Mercury Bay history series – the recent history of Mercury Bay
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Mercury Bay history series – the recent history of Mercury Bay

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Black and white aerial photograph Mercury Bay showing coastline

Geology is our history writ large. It is all around us in the rocks and landforms we see everyday and these can help us decode our past. This article explores the fascinating geology of the Mercury Bay and refers to what geologists call ‘recent’ history. In essence this is the time since the last major Ice Age which ended about 16,000 years ago.

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Our Real History

There are many excellent photographs of our past landscapes, largely from Whites Aviation taken between about 1920-1988; but the one above from Toby Morcom’s collection tells a great story. It is striking in many ways, with the lack of development and vegetation being the first things to notice. However, it also shows very well the series of curved ridges extending out towards the present coastline both in Whitianga in the foreground and also Cooks Beach in the distance. Many of these are now hard to see due to recent housing developments. However, all those curved lines are previous shorelines that started forming about 4,000 years ago when the sea was actually at its highest point in the last 16,000 years, at least 1-2m higher than now. 

While most of New Zealand was not covered in kilometres of thick ice like much of North America during the last major Ice Age, there were still significant effects here. Quite apart from the cooler temperatures that meant that much of Whitianga was largely covered in beech forests, the main change were that much of the world’s water was locked up in ice caps and glaciers. In fact the sea was about 120m lower then and you could walk from Whitianga to Great Barrier Island, the South Island and even Stewart Island without getting your feet wet.  The coastline for us in Mercury Bay was about 40km offshore, so a long way to the beach back then! This is actually the normal situation for us as for 90% of the last 1 million years we have been in ice age conditions. In between about 10 major ice ages in that period, each lasting about 100,000 years, were warm ‘interglacial’ periods lasting about 12-15,000 years, the latest of which we are currently enjoying at present.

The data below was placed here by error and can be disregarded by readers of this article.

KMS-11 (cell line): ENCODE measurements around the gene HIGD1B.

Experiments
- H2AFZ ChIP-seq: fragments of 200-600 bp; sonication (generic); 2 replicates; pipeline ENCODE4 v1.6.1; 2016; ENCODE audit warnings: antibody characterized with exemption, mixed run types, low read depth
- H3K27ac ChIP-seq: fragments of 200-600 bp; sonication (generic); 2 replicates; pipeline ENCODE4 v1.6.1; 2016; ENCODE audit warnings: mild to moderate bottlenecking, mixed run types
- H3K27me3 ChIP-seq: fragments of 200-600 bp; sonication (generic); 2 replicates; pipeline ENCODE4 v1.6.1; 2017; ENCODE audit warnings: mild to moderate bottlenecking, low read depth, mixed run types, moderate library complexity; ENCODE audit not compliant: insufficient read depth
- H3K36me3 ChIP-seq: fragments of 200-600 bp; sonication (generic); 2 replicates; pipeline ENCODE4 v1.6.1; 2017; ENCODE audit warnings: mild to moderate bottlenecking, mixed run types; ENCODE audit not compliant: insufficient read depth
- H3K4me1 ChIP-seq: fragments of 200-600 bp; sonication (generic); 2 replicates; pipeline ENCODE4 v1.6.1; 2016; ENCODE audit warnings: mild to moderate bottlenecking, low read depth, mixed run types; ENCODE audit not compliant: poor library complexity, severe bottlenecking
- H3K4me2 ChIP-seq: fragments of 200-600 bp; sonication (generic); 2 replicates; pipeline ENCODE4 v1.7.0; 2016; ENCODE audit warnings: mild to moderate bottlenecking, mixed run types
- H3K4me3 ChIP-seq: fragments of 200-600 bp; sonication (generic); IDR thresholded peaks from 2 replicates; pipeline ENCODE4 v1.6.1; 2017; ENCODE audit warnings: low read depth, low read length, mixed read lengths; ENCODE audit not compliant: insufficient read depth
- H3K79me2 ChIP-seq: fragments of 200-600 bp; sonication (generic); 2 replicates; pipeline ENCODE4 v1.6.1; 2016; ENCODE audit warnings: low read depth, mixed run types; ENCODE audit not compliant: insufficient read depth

Whites Aviation black and white aerial shot of Mercury Bay

Whites Aviation Photo of Whitianga Showing Arcuate Beach Ridges Extending to Foothills - 1959

Beach Ridges

When the ice fully melted from the last major ice age, starting about 16,000 years ago, the sea rapidly rose back up and actually came almost 3 km further inshore than it is now and left a beach ridge by the airfield about 2-4m above our present beach. As the sea gradually fell it left behind a series of beach ridges every time it paused or reversed its movement every few decades or centuries. These ridges are the curved lines in Toby’s photograph (at the top of the article) and they get progressively younger as you move towards the coast. 

There are about 30 of these ridges in Mercury Bay and about 15 still preserved in Cooks Beach. They give us the big picture and tell us that the sea has been progressively retreating at about half a metre a year over the last 4,000 years or so. When the ‘Little Ice Age’ started (AD 1300) the sea would be about half a metre lower than it is now. Since this ended in about 1850 it has now been gradually coming back in and is causing some beach erosion.